1. Improving the quality and completeness of data

The proposal includes a number of provisions aiming at improving the quality and the completeness of occurrence reports and therefore enabling a better identification of key risk areas and of the need for action to be identified.

  1. Better exchange of information

The Commission proposal addresses the need for better exchange of information between Member States by granting Member States access to safety data about occurrences which took place in their airspace but were reported and assessed by another Member State Authority.

  1. Better protection against inappropriate use of safety information

The proposal ensures that the information collected is not just guaranteed to be held confidential, but also can only be made available and used for the purpose of maintaining or improving aviation safety. The proposal also attempts to diminish the negative effect that the use of such data by judicial authorities may have on aviation safety by the obligation to adopt provisions which aim at finding the right balance between the two public interests at stake: justice and aviation safety.

  1. Better protection of reporter to ensure the continued availability of information

The proposal strengthens the rules related to the protection of the "occurrence reporter" to ensure that people are confident in using the system and that appropriate safety information is reported. In that perspective, the text reaffirms the obligation to disidentify occurrence reports and limits the access to fully identified data only to certain persons. The rule establishes that employees shall not be subject to prejudice from their employer on the basis of the information reported, except in cases of gross negligence. Organisations are also asked to adopt a policy describing how the employees' protection is guaranteed. Finally, national bodies are established allowing employees to report infringements to the rules which guarantee their protection, and penalties should be adopted where appropriate.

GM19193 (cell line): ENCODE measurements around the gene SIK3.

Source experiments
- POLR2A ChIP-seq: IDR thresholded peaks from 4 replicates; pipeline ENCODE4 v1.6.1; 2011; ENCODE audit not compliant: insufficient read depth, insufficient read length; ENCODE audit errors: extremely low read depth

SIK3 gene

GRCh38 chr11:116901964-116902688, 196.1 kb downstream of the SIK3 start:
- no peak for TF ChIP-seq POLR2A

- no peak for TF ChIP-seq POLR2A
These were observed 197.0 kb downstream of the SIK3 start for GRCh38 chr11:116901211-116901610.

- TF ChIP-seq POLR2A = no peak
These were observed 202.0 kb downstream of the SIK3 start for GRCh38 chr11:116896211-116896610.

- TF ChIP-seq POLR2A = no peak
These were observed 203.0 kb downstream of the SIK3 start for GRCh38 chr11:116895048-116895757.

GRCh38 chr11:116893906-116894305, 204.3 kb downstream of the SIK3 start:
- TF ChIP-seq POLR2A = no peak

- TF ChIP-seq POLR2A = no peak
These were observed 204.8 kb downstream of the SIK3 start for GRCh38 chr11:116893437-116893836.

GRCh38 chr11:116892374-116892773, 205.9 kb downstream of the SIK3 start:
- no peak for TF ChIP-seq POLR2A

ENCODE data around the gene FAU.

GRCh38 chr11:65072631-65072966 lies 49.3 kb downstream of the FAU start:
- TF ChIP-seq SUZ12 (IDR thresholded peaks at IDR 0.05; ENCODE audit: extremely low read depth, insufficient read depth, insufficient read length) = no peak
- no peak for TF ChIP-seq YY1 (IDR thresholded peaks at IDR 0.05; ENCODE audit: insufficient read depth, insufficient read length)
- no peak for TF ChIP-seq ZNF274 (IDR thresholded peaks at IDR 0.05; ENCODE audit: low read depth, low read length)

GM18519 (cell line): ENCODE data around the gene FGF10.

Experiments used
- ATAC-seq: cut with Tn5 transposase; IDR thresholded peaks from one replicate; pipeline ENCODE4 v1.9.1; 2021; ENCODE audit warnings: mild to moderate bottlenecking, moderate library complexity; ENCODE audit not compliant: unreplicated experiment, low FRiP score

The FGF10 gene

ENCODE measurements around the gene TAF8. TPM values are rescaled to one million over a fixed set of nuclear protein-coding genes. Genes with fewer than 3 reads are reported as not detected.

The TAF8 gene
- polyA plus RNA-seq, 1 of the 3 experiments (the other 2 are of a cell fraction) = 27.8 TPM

1. Introduce requirements on information analysis and adoption of follow up actions at national level

The proposal imposes new requirements which transpose the rules related to the analysis and follow up of occurrences collected as agreed in the context of the International Civil Aviation Organisation, into EU law. Organisations and Member States are required to analyse the information collected through occurrence reporting systems in order to identify safety risks and to take actions in order to remedy any safety deficiency identified. The effectiveness of these actions in terms of safety improvement shall be monitored and additional actions taken if necessary.

  1. Stronger analysis at EU level

Analysis at EU level will complement what is done at national level, notably by the identification of possible safety problems and key risk areas. The common EU risk classification scheme will support this task by classifying all occurrences collected by Member States in a harmonised manner. The European Aviation Safety Programme and the European Aviation Safety Plan will both benefit from the analysis and activities performed by the Network of Aviation Safety Analysts.

  1. Improved transparency towards the general public

The proposal, while respecting the necessary confidentiality of certain information, brings more transparency to aviation safety for the general public by the publication of annual safety reviews containing information about actions taken in application of this regulation, trends and aggregated data.

4. What are the benefits expected by this proposal?

The Commission expects that this proposal will contribute to avoid aircraft accidents to occur and therefore better protect air passengers in the European Union and beyond.

In addition, the Commission expects this proposal to bring economic benefits to the whole aviation community. Indeed aircraft accidents are very costly at many different levels and the Commission believes that the investment in safety management systems to prevent accidents will be offset by the reduced cost flowing from fewer accidents.

5. What are the next steps?

The proposal must be approved by both the European Parliament and the Council (Member States) before becoming European legislation. Once approved, the Regulation will become directly applicable in all Member States as national law.

More information: IP/12/1406

1 :

Source: Eurostat

2 :

EUROCONTROL CND/STATFOR Doc 415 of 17 December 2010 - Long-Term Forecast - Flight Movements 2010 - 2030

3 :

White Paper 2011 "Roadmap to a Single European Transport Area - Towards a competitive and resource efficient transport system", COM/2011/0144 final.

4 :

COM/2011/0670 final.